Craziest Thing Happened in Our Flat – An Interview with Ardhito Pramono about Global Impact, Film, a
This piece originally appeared in the Strand Magazine's Summer 2020 Issue.
It’s 2am on a Tuesday night.
We’re scouring Spotify for a distinct low-fi playlist. In uni-student terms: something chill – something vibey, for another all-nighter. The first few soft strums of piano play out of our cheap speaker, accompanied by the melodic crooning of Ardhito Pramono singing Bitterlove, my introduction to the 24-year-old singer-songwriter-actor from Indonesia. The syncopated rhythms and moody tones of Ardhito’s reimagined genre of jazz-pop are melancholic tunes of young love, ambition, heartbreak, and the complexities of coming of age.
However, what truly separates his music from others is his attention to form – how he is adept in combining various genres and in turn, subverting them. His songs recall the swinging sounds of Bossa Nova and old Hollywood jazz, while also incorporating upbeat and contemporary pop music. He mixes English and Indonesian, alongside his trademark sense of wit and wordplay which encompass his lyrics. It then becomes obvious that his blend of the old and the new, the cheery and the melancholy - is what truly catapulted his rise to fame amongst the bilingual and artsy Indonesian youth scene. With his boyish style and gentle voice, Pramono seems primed to break through the conventions of the Indonesian and the global music industry as a whole.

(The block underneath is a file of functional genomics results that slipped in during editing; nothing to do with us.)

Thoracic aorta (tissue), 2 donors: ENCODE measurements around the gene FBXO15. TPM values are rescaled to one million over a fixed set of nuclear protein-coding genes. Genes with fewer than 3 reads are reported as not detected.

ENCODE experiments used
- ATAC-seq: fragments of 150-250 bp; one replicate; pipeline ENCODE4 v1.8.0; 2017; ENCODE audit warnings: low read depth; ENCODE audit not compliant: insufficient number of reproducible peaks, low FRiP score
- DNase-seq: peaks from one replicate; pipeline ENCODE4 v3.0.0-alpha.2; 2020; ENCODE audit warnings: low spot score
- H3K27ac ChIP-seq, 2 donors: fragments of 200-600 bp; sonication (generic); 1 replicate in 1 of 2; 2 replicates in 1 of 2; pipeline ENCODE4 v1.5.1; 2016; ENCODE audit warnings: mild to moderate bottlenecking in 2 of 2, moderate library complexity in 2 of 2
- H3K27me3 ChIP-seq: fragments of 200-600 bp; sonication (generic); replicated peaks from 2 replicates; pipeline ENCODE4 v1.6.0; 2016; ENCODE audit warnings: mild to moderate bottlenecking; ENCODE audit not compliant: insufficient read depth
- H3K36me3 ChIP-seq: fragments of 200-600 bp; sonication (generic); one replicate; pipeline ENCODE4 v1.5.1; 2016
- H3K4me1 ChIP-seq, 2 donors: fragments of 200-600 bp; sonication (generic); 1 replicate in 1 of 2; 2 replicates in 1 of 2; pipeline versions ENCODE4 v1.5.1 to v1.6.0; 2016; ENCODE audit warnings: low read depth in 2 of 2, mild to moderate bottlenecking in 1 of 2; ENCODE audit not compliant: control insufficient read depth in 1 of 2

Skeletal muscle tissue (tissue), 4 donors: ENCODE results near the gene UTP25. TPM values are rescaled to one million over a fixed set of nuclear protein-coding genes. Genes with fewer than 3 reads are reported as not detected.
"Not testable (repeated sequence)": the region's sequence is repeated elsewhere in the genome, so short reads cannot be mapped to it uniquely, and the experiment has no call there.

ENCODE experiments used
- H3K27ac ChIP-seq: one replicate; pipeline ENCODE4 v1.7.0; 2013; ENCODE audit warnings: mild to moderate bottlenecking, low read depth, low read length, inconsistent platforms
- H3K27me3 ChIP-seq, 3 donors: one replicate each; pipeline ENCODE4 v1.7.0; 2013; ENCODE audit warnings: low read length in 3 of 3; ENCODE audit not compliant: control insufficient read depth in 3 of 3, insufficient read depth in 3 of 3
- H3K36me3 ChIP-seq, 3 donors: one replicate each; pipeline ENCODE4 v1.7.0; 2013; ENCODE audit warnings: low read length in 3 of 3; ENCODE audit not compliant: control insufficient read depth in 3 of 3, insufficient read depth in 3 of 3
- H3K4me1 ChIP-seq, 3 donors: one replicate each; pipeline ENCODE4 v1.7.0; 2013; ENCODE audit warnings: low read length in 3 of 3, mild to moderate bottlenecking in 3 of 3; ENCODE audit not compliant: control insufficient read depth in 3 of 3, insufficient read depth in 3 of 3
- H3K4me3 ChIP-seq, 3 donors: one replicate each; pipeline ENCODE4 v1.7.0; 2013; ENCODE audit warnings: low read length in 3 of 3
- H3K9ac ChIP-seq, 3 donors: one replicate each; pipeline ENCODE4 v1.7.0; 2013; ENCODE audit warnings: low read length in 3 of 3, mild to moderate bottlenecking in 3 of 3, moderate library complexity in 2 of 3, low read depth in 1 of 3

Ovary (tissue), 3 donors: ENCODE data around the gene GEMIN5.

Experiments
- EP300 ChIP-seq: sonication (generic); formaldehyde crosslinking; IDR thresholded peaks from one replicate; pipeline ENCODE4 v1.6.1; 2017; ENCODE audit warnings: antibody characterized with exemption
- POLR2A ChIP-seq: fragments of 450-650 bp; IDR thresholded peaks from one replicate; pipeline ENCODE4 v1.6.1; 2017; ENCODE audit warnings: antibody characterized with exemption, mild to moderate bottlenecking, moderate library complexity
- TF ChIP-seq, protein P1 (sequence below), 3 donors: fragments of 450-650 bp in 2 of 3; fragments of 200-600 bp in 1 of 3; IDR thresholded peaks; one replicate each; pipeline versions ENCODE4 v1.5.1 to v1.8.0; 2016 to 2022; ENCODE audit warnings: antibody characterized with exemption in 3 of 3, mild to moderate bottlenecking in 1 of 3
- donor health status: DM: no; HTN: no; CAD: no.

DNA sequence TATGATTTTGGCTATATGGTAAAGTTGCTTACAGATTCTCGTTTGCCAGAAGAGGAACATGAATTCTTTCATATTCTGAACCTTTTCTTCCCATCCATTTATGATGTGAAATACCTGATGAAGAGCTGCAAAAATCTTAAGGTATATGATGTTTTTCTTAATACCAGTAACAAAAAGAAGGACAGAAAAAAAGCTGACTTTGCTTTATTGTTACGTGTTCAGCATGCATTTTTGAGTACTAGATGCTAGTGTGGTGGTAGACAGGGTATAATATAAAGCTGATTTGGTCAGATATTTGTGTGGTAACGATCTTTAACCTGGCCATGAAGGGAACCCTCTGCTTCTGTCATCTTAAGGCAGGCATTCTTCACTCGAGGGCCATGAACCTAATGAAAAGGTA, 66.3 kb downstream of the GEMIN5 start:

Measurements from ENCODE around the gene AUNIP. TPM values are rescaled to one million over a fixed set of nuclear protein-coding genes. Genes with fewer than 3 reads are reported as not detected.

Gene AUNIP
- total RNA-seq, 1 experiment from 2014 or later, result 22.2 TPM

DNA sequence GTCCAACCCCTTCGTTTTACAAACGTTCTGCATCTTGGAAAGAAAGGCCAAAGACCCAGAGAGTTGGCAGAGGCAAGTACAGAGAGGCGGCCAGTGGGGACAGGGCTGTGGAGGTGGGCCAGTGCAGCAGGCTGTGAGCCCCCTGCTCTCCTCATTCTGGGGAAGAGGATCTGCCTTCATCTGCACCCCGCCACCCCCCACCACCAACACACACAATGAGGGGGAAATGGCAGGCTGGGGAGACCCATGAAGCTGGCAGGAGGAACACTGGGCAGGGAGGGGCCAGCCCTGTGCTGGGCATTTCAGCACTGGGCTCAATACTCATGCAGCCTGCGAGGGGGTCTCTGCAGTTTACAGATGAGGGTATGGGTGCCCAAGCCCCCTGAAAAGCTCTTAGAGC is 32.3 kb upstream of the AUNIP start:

Following the release of Craziest Thing Happened In My Backyard earlier this year, we sat down (on Facetime) with Ardhito to talk about all things jazz, film, and global impact.
Q: Does your music aim to break the mould of traditional jazz? How did you start creating this idea of pop jazz?
Ardhito: Yeah, I would definitely describe my music as jazz, mixed w